• But in Julie’s presence, looking at her red face and chin (nearly always powdered), her moist eyes, and her expression of continual readiness to pass at once from melancholy to an unnatural rapture of married bliss, Boris could not utter the decisive words, though in imagination he had long regarded himself as the possessor of those Penza and Nizhegorod estates and had apportioned the use of the income from them.
  • And probably still more perturbed by the fact that he had uttered this obvious falsehood, and that Balashev still stood silently before him in the same attitude of submission to fate, Napoleon abruptly turned round, drew close to Balashev’s face, and, gesticulating rapidly and energetically with his white hands, almost shouted: "Know that if you stir up Prussia against me, I’ll wipe it off the map of Europe!" he declared, his face pale and distorted by anger, and he struck one of his…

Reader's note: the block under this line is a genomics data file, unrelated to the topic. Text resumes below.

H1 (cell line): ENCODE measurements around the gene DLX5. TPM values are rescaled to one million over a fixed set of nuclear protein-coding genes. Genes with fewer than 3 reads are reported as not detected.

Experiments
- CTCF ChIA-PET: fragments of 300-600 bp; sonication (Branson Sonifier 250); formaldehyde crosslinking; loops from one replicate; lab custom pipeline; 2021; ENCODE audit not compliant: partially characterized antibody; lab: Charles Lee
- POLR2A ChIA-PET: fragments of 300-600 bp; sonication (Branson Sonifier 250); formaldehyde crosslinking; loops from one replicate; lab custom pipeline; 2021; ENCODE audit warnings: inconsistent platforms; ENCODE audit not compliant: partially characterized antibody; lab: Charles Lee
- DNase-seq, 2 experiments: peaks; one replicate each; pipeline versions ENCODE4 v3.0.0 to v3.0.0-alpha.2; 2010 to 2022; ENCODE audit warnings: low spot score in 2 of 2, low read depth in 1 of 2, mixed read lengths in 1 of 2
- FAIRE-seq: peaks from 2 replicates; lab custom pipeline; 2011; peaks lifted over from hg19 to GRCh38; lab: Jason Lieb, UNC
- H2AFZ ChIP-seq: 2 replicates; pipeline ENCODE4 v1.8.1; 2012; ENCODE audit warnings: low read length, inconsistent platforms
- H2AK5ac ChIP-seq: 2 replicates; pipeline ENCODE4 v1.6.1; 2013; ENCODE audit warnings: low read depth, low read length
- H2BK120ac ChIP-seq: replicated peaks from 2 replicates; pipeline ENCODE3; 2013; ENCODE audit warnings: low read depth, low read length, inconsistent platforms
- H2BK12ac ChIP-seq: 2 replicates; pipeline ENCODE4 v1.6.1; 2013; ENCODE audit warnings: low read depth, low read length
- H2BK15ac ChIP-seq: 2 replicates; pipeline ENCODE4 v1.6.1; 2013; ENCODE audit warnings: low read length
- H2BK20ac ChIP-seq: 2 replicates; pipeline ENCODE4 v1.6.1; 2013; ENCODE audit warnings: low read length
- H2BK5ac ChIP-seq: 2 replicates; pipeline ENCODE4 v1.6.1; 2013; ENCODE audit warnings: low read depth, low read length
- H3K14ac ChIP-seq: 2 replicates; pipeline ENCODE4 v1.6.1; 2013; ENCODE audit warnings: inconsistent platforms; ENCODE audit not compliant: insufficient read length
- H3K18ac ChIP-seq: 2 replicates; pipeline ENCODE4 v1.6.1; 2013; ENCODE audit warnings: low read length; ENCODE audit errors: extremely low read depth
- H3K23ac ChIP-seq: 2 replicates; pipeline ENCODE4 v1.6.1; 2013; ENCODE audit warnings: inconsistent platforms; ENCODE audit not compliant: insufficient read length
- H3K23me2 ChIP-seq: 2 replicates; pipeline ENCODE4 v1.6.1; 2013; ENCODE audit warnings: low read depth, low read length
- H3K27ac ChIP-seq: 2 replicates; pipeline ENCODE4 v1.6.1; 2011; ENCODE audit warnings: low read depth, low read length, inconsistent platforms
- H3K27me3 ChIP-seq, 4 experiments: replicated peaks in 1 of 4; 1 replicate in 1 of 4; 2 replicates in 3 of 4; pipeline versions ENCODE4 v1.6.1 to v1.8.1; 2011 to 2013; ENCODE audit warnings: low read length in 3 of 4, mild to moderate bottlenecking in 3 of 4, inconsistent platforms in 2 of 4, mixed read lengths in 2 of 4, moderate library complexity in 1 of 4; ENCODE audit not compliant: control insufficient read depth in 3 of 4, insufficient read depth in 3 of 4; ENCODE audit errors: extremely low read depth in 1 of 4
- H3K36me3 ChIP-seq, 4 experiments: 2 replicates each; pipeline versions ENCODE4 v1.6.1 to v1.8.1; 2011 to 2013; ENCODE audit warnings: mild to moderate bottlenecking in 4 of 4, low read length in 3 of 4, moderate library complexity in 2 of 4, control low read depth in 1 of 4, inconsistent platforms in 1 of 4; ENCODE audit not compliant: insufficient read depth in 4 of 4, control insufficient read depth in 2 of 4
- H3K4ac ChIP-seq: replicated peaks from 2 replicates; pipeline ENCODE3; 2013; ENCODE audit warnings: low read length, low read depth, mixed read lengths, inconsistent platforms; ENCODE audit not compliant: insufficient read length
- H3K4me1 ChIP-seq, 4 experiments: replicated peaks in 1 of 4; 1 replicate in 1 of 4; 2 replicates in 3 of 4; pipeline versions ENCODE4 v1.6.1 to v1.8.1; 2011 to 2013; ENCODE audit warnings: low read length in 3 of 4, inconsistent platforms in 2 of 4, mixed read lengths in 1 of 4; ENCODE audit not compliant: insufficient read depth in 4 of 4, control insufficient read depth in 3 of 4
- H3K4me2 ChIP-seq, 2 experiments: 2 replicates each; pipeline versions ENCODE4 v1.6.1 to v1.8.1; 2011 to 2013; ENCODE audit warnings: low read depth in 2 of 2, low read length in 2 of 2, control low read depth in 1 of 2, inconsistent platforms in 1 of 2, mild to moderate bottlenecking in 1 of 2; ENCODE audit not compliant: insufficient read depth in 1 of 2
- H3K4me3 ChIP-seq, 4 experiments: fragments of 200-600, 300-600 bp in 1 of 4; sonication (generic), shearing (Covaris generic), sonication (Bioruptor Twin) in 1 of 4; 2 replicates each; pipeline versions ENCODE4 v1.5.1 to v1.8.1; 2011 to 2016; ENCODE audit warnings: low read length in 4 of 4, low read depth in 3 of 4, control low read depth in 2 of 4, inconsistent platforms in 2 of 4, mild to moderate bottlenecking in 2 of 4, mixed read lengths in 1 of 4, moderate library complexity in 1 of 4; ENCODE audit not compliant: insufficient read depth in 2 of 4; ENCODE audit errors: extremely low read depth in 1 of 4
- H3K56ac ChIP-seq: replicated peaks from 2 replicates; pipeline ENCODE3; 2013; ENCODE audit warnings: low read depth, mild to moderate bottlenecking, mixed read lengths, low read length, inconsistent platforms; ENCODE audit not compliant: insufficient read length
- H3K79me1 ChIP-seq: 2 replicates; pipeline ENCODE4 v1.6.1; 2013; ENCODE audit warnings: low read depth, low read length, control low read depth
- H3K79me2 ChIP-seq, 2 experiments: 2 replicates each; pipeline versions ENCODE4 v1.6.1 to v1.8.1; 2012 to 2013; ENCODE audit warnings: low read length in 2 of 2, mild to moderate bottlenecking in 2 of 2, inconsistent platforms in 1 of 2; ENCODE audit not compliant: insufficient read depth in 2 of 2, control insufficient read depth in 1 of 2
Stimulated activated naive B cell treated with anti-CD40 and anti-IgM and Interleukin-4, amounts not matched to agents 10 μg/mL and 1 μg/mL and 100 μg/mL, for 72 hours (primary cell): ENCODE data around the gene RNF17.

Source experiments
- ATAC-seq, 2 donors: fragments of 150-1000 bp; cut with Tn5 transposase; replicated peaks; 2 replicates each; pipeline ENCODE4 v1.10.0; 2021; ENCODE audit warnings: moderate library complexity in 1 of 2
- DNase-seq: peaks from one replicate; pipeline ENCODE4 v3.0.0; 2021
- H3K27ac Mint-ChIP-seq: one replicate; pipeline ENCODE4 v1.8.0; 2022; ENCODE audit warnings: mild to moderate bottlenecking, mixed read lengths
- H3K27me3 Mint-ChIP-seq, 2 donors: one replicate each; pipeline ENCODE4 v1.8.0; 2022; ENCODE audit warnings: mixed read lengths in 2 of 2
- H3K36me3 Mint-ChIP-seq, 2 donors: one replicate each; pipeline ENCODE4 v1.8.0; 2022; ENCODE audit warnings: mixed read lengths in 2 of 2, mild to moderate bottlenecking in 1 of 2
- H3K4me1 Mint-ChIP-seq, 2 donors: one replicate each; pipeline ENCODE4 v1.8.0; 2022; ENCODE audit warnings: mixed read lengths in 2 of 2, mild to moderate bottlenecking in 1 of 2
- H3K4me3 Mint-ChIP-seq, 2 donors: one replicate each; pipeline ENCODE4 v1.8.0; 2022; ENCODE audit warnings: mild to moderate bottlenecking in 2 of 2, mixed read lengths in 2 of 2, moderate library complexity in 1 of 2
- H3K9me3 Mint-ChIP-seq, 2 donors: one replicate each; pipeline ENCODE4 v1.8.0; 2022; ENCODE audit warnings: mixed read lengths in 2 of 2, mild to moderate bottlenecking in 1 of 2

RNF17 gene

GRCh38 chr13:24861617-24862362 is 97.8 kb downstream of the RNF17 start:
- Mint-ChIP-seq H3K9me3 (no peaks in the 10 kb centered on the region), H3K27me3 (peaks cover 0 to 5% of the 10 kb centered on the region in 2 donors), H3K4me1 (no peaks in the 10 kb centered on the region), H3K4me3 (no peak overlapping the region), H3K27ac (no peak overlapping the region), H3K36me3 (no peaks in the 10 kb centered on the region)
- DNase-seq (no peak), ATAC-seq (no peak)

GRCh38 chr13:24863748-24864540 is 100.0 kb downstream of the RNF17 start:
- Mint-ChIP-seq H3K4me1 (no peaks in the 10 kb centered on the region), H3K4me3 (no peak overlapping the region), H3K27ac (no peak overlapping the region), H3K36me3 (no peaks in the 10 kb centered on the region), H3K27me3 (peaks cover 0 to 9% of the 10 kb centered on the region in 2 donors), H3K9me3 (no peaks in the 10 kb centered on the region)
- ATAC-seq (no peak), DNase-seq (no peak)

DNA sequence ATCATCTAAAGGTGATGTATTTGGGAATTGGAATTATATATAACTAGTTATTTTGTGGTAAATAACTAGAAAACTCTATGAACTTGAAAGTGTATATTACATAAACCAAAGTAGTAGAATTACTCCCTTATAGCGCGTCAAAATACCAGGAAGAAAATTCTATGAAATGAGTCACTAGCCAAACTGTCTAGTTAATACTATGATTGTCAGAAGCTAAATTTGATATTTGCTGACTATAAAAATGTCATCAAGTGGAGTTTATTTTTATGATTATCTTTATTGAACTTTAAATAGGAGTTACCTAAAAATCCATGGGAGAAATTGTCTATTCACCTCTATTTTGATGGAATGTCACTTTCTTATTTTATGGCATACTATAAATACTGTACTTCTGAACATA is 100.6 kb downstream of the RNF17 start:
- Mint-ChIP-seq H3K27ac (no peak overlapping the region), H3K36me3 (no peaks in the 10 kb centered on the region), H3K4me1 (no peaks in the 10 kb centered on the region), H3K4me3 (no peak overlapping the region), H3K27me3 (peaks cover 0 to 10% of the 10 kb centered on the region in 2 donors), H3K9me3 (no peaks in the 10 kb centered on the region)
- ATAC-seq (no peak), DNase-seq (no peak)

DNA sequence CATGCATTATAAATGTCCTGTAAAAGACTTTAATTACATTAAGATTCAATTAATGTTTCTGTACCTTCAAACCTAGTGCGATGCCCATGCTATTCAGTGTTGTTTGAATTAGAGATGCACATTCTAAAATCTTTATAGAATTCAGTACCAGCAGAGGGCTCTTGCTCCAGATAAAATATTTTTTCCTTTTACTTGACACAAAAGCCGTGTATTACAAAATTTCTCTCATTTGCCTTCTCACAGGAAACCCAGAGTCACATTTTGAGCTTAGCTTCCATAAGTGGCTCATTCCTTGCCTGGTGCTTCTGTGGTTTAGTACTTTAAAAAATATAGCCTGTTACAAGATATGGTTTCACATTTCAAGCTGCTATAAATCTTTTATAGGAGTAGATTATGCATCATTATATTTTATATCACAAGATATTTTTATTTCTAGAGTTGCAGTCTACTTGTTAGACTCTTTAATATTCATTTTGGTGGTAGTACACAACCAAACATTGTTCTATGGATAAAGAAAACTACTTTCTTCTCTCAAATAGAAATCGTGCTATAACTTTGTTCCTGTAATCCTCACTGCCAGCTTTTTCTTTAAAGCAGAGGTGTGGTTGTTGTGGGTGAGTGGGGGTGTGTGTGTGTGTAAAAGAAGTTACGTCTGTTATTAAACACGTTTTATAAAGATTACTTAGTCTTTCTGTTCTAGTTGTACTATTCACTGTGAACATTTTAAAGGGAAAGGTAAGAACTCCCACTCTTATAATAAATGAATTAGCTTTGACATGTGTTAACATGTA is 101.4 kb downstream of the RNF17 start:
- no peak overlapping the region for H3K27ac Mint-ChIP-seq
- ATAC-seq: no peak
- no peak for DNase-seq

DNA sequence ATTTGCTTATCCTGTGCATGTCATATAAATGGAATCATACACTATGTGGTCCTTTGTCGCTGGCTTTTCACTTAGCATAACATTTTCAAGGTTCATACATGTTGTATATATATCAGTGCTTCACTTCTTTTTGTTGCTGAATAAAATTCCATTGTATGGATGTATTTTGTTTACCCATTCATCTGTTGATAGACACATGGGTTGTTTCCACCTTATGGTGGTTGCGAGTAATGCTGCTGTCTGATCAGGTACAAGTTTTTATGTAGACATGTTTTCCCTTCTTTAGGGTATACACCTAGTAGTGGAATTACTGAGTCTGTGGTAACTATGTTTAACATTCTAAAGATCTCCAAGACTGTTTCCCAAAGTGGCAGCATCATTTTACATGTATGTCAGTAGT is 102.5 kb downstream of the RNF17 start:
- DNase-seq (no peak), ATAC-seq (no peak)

• You see…." was all Natasha managed to utter (to her everything seemed funny).
  • So it came about that at the council at Malo-Yaroslavets, when the generals pretending to confer together expressed various opinions, all mouths were closed by the opinion uttered by the simple-minded soldier Mouton who, speaking last, said what they all felt: that the one thing needful was to get away as quickly as possible; and no one, not even Napoleon, could say anything against that truth which they all recognized.